By and large, globalisation has not led to poverty reduction. On the contrary, in some cases it appears to have deepened the divide between rich and poor countries, especially in the case of landlocked and small states. A new book seeks to highlight some of the reasons for this state of affairs, examining why the least developed countries and other poorer countries have failed to grow as quickly as other economies in recent years. Past domestic and international policies have neglected the interests of the poorest countries, argues the author. The voice of countries of the South is too little heard in international organisations and negotiations, he says. The book is critical of many international institutions managing the global economic system and makes a number of recommendations for reforms that could help shift the balance towards the interests of the poor.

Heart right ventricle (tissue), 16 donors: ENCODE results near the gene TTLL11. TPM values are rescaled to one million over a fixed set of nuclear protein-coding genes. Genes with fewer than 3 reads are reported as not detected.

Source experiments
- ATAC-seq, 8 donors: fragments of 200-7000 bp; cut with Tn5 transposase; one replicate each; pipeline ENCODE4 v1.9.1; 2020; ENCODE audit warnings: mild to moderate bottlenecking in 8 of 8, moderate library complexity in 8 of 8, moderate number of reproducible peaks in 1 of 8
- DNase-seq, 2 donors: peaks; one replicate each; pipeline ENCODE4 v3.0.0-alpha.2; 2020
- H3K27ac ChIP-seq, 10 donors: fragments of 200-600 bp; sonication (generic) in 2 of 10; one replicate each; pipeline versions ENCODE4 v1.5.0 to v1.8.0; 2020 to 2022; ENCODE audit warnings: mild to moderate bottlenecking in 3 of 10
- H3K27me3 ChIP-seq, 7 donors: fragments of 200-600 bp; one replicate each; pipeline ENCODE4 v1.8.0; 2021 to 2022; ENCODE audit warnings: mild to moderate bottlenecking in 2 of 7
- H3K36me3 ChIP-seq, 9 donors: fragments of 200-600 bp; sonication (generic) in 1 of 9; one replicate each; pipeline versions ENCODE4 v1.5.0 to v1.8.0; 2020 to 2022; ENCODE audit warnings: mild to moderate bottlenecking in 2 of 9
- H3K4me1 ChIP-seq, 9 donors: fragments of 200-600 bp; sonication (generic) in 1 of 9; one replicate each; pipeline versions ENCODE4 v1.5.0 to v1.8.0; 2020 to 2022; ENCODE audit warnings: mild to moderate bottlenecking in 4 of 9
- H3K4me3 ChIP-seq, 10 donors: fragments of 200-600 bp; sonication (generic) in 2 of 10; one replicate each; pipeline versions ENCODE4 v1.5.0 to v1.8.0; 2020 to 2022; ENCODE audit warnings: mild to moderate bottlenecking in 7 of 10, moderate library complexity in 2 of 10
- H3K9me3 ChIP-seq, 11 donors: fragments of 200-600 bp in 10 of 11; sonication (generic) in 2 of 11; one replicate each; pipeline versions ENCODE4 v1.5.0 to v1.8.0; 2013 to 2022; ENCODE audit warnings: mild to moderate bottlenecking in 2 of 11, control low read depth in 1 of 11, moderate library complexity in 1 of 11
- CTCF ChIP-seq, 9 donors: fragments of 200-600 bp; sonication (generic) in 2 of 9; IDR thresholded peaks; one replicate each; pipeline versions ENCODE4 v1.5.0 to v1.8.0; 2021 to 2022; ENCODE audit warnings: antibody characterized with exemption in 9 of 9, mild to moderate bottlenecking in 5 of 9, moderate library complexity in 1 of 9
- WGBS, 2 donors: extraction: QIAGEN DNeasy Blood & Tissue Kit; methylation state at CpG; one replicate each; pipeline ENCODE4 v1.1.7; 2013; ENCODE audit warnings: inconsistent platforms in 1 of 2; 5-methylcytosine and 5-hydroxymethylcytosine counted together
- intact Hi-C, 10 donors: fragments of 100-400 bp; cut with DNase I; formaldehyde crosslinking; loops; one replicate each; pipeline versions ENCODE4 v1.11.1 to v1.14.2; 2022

Trade, Growth and Poverty Reduction: Least Developed Countries, Landlocked Developing Countries and Small States in the Global Economic System
By T N Srinivasan
Commonwealth Publications, 2009. 152 pp.
ISBN 978-0-85092-896-9
GBP20 - €24
Commonwealth Secretariat
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